lumbering in

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Senior Member
Dear all
Can you tell me what's meant by "lumbering in" in the following passage, taken from "The Three Soldiers" by Dos Passos?
Time: 1919
Location: Paris, in front of Saint Sulpice Church
Manon's songs came to his head, and the sentimental melancholy of eighteenth century Paris with its gambling houses in the Palais Royal where people dishonored themselves in the presence of their stern Catonian fathers, and its billets doux written at little gilt tables, and its coaches lumbering in covered with mud from the provinces through the Porte d'Orleans and the Porte de Versailles; the Paris of Diderot and Voltaire and Jean-Jacques, with its muddy streets ...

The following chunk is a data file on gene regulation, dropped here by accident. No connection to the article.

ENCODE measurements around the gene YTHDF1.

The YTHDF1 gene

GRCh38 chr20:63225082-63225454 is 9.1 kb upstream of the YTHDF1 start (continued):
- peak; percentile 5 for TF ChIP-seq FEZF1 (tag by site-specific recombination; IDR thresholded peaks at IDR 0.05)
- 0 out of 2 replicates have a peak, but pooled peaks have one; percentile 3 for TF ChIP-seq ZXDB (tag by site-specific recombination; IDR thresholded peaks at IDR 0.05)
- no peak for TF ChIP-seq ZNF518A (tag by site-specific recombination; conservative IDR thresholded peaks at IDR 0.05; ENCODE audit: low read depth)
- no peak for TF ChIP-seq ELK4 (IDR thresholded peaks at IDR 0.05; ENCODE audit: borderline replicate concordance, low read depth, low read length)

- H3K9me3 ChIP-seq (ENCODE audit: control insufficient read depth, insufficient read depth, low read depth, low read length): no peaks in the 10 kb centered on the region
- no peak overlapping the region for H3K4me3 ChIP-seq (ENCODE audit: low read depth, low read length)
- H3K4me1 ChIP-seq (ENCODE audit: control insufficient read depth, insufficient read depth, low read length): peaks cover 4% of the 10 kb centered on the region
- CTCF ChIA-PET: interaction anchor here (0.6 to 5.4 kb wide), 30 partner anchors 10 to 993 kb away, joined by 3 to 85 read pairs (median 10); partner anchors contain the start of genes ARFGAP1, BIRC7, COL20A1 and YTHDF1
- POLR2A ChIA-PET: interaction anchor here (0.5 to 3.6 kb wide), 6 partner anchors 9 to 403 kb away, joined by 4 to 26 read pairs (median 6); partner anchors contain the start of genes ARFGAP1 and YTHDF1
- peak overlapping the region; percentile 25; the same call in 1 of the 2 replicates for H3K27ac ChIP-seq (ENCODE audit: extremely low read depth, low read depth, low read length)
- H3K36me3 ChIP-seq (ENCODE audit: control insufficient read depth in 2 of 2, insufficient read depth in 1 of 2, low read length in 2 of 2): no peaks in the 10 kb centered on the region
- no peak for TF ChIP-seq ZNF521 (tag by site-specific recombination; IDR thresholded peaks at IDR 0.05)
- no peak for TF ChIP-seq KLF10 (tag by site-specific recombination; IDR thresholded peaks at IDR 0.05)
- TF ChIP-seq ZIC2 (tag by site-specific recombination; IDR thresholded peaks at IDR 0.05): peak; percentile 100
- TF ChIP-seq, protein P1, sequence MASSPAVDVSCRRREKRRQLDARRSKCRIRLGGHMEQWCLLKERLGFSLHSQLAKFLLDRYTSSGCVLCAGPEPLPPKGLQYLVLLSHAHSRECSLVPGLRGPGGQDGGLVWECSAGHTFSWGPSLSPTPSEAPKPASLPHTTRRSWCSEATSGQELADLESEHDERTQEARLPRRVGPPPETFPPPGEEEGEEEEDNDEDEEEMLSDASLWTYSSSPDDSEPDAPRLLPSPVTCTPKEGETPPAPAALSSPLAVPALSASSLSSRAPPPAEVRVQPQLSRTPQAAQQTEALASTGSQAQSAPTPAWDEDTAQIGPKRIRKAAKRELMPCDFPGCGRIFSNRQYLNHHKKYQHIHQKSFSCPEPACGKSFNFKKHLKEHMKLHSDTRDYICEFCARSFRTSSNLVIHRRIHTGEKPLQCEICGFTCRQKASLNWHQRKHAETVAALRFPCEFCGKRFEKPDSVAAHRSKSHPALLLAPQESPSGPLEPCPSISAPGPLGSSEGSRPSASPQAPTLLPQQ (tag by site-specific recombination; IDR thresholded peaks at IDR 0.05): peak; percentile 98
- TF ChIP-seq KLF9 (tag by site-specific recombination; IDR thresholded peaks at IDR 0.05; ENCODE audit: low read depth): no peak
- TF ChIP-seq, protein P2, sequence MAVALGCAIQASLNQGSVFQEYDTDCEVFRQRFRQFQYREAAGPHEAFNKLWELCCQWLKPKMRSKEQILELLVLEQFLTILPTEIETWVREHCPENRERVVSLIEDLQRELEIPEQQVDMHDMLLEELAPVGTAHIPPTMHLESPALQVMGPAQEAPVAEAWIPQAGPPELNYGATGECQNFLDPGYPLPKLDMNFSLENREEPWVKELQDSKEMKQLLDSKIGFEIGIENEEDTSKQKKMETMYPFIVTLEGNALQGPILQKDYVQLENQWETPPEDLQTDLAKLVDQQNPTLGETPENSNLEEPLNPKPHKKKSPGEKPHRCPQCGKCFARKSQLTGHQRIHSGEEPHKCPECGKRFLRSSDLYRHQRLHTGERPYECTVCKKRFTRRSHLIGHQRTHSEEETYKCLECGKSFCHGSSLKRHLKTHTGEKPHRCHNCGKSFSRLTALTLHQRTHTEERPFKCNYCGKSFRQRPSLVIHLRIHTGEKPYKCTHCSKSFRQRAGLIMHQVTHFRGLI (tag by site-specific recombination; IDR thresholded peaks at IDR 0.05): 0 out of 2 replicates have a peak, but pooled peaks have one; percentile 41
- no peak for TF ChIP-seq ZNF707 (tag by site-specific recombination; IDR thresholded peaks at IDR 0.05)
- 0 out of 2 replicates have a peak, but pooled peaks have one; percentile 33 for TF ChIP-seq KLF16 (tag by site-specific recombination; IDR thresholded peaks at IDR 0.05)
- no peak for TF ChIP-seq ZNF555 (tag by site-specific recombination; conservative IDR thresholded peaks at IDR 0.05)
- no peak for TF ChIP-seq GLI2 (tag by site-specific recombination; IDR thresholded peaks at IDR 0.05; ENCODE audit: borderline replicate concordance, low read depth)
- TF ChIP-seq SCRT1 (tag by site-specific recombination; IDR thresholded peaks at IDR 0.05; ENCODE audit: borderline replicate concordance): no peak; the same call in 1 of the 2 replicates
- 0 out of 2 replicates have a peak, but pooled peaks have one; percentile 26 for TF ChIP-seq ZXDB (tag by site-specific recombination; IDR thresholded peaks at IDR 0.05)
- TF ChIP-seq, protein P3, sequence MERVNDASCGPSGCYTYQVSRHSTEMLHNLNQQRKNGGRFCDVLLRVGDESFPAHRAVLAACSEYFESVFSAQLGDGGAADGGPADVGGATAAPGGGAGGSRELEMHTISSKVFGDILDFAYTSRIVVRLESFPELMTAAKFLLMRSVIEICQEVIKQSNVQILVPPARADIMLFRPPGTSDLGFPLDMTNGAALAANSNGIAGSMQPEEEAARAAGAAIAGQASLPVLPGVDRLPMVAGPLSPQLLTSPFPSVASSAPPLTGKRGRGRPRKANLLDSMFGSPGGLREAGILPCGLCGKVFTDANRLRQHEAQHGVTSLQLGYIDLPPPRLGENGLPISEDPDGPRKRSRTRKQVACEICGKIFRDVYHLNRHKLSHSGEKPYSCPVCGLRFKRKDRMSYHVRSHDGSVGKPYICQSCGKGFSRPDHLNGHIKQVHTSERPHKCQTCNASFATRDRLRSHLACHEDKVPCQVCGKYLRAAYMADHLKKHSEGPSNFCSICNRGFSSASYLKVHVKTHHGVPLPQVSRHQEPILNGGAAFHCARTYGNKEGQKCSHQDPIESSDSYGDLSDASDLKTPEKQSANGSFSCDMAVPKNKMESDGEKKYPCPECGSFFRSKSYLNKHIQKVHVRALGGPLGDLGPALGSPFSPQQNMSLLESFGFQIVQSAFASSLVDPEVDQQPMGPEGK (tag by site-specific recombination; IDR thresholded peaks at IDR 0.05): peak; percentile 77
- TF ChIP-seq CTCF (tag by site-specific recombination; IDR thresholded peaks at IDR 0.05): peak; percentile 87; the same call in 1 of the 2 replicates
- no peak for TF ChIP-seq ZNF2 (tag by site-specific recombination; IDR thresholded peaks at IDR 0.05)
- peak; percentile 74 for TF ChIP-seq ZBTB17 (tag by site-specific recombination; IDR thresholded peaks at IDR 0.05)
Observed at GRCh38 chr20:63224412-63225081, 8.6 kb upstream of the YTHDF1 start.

• e2efour

    Senior Member
    UK English
    The carriages (or coaches) are rolling in and are also described as "lumbering" perhaps because of the noise the wheels make or the irregular movement of the coaches (since the wheels are not perfectly shaped). The mud may not make for a smooth ride.

    The verb lumber is often used of animals or people who move clumsily and heavily.
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